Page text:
the economy? I don't know if that happened to anybody else.
I didn't see it happened to anyone else, And that
was to me. Honestly, it was so bizarre because the
first time and it kept happening because I saw it
happened several times, and it actually happened to me too.
When I would see your tweets that would come up
and I would think, how did they even know? I
mean that is that is pretty crazy to think that

they can pinpoint exactly what your profession is and decide
whether or not you should be talking about something. But
I think that's also what people need to understand about
technology today. People can really these other countries can go
in and they can determine everything about you. And that's
why we do have concerns about social media, but we
really saw it targeting you, and so you had to

be very strong, because I think that is I think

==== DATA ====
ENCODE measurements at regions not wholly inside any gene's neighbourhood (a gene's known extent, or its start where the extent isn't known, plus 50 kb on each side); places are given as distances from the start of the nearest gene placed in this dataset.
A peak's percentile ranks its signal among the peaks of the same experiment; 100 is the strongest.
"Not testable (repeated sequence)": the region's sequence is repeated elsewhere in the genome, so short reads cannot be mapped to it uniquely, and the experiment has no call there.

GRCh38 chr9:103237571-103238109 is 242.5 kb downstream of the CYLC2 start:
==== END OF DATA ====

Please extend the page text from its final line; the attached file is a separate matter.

it is so offensive for Twitter to say, you know,
are you out of your lane? But you were, you
were strong and you kept doing this. So what are
your words of encouragement to other people who feel like
they're being attacked? And certainly anytime somebody steps out, whether
it is to run for office or just to speak
their mind or stand up for their child, I think

it's easy to get pushed out of the spotlight and
pushed away. So how do you encourage people to stay
with it? I think now more than ever, we're finding
our voices. I think the pandemic one silver lining from
that is that we are rising up and saying this.
You know, this didn't feel right and we have to
find out why. I would say, keep going, and in advocacy,
it's not a week, it's not a month, it's years.

It's a lifetime, right, And I have met so many
wonderful families, you know, through our grief, we have met
families that have gone through the same thing, and they're
the ones that give purpose and give strength. Right, there's
strength in numbers. I found that if you have a
message and it resonates and it's truthful, you're going to
find others that will stand with you to deliver that

message as well. And I think I think that's so important.
You know, the book is called I Am the Storm.
It's because you know that's saying. The devil whispers to